The next morning we finally made it to Burbank, ordered a fridge and stuffed the van with furniture and household supplies. Proof of our shopping success came at store number three where our credit card was denied. With 20 people waiting behind us, I phoned the bank.
“We get lots of credit card fraud in California,” said the customer service agent. “Are all those purchases really yours?” Reassured, she reactivated the card.
After hauling cumbersome boxes upstairs to Hannis’ abode, we returned the rental van to Santa Monica Airport. That took another two hours. Then we assembled our son’s new bed and soothed our souls at a nearby Indian restaurant. With the heavy lifting done, Los Angeles was finally feeling like fun.
Later that night, Conor and Megan arrived; together on Saturday we cleaned, bolted and hammered to tinny rock music extruded through a laptop computer. Conor and Hannis go way back as high school buddies and then fellow musicians in Lobe, a popular jazz-hip-hop band. Conor was also one of my first-ever Flying Carpet passengers. So as hard as the work was, our company of good friends generated the constructive warmth of an old-time barn raising. By afternoon, we’d settled Hannis’ home for his new life as a Hollywood composer.
To celebrate that evening, the five of us wandered Santa Monica Beach. At sunset, we sampled the Santa Monica Pier carnival’s colorful lights and characters. After riding the rollercoaster and satisfying Megan’s craving for funnel cake, we dined to live music at the 3rd Street Promenade.
“What a weekend,” said Jean when we finally sank into bed that night. “I’m exhausted.”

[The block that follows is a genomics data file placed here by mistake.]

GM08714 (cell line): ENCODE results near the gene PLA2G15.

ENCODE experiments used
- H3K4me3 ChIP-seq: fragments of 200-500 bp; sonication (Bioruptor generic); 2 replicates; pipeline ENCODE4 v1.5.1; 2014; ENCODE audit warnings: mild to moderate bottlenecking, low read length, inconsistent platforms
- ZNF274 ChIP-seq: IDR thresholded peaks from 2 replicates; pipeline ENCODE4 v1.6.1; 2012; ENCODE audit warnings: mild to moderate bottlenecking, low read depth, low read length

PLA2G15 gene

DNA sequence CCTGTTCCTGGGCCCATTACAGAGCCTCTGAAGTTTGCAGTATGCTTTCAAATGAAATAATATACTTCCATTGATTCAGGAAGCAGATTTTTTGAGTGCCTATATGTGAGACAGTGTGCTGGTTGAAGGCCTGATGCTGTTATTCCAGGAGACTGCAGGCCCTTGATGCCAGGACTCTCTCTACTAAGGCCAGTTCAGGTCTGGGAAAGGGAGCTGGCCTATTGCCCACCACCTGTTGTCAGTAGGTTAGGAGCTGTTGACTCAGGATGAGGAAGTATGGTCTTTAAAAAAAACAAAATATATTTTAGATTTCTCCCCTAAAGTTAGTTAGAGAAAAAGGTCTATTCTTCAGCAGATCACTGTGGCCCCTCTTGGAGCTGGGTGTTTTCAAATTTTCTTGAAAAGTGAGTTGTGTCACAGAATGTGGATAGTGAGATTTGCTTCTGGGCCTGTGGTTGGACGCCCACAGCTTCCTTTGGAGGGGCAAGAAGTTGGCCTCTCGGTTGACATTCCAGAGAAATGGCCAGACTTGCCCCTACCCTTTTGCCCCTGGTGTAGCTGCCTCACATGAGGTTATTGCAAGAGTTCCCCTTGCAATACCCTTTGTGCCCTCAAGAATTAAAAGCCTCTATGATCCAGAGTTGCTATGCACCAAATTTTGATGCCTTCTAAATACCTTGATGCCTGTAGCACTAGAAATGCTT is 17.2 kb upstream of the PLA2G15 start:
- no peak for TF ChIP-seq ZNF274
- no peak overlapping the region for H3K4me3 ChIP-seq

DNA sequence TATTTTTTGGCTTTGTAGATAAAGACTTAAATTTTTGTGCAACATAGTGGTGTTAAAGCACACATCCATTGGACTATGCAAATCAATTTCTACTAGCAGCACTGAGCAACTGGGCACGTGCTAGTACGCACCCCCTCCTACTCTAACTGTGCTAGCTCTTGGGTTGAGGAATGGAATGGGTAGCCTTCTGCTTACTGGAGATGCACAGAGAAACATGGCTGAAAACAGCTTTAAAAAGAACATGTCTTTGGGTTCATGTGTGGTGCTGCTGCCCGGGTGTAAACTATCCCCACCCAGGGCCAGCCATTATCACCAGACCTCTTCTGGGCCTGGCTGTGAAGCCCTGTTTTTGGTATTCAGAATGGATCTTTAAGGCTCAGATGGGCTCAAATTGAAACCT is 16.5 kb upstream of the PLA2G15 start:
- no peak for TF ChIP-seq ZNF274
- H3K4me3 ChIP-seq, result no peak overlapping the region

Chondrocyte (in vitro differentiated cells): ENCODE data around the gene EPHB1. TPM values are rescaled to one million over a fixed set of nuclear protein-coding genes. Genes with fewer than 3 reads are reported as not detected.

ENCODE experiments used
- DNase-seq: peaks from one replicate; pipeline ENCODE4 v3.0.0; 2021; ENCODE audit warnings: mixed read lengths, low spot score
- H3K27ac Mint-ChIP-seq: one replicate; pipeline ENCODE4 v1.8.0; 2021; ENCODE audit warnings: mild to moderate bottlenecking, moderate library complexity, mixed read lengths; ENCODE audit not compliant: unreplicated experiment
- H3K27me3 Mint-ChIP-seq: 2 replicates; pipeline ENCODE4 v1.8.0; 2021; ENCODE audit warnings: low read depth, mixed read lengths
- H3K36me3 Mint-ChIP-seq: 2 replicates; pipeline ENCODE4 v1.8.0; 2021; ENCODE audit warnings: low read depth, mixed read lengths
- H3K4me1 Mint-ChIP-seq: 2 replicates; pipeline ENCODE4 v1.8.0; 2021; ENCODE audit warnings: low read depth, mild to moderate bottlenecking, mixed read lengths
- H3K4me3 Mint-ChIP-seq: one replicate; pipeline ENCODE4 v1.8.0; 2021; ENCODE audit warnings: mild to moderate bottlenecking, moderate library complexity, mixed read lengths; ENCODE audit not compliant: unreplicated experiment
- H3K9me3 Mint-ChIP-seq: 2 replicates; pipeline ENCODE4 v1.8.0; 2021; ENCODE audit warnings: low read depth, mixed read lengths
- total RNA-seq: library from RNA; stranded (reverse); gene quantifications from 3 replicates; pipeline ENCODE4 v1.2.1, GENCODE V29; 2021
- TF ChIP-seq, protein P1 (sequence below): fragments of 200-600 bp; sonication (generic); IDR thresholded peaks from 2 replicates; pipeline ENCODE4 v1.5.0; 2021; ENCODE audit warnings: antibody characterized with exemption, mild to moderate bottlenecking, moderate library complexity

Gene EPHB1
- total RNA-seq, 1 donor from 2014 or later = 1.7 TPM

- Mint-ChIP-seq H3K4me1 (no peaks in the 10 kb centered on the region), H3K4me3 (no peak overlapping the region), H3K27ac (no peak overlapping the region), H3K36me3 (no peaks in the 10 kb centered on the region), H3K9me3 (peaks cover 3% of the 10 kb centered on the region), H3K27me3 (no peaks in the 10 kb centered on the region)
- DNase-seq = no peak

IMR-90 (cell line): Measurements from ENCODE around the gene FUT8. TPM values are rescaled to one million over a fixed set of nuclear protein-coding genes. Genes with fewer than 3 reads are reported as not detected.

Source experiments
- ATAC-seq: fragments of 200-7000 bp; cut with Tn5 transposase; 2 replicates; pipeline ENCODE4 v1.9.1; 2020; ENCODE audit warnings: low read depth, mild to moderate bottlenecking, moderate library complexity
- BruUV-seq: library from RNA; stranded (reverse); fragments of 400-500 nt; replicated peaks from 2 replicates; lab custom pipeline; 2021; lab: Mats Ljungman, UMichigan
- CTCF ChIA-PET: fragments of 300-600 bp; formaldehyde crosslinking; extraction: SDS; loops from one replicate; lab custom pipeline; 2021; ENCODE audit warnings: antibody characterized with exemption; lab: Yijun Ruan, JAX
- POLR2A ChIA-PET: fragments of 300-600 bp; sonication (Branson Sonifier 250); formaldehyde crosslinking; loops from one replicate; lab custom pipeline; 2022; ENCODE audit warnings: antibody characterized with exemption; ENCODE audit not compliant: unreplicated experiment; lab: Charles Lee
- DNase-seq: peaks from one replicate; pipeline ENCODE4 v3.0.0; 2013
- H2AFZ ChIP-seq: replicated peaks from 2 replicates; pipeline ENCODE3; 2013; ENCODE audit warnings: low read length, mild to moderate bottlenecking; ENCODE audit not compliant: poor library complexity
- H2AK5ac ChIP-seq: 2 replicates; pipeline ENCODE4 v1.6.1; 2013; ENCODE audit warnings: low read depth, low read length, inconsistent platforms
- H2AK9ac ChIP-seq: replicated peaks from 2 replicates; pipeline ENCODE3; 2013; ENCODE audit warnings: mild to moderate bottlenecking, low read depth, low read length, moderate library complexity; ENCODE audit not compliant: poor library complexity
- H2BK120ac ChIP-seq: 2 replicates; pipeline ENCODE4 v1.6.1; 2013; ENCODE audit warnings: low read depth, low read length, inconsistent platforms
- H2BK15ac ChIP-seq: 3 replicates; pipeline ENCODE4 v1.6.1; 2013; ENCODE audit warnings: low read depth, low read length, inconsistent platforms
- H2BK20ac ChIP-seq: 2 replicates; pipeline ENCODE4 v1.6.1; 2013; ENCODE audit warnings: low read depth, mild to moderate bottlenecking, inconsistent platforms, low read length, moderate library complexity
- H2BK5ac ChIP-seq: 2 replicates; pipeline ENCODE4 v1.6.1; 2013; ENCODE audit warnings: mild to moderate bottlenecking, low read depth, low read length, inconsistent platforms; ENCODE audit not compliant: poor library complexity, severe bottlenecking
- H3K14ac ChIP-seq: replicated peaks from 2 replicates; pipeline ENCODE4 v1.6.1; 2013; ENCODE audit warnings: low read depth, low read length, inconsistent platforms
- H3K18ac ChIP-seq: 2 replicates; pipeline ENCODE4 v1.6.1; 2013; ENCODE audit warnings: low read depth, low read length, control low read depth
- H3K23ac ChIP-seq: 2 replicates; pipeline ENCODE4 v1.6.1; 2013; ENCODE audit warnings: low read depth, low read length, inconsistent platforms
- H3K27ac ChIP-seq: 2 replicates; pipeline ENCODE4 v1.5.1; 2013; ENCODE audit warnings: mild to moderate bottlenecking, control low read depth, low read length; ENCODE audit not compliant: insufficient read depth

I was programming an extensive instrument clearance out of Santa Monica Airport the next morning when ground control called. “Are you ready for takeoff? Contact tower immediately.”
In my rush to comply I apparently missed a button, because after takeoff, my carefully crafted flight plan had mysteriously disappeared from our GPS. Fortunately, I’d recorded the clearance and pre-tuned the radios, so, overcoming surprise, I flew my assigned route the old-fashioned way.
“Look down!” said Jean as we crossed the shoreline. “It’s the Santa Monica Pier where we went last night!”
On departure vectors, we toured the Los Angeles shoreline—Marina del Rey, Los Angeles International Airport, Palos Verdes Peninsula and Long Beach Harbor—before turning inland towards home.
“I’m glad we’re finally gazing down on all that traffic, instead of buried in it,” said Jean as we cruised uncongested skies.
Cool clouds and virga shaded Phoenix when we arrived, and multihued hikers waved welcome to our Flying Carpet from atop Camelback Mountain.
“I figure we spent 50 percent of our L.A. visit sitting in traffic,” said Jean as we drove blissfully un-crowded roads from the airport. “But helping Hannis start his new life was worth every minute of it.”
Visit Hannis’ film scoring page at [http://www.hannisbrown.com]. Author of numerous books and articles, Greg Brown is a columnist for AOPA Flight Training magazine. Read more of his tales in “Flying Carpet: The Soul of an Airplane,” available through your favorite bookstore, pilot shop, or online catalog, and visit [http://www.gregbrownflyingcarpet.com].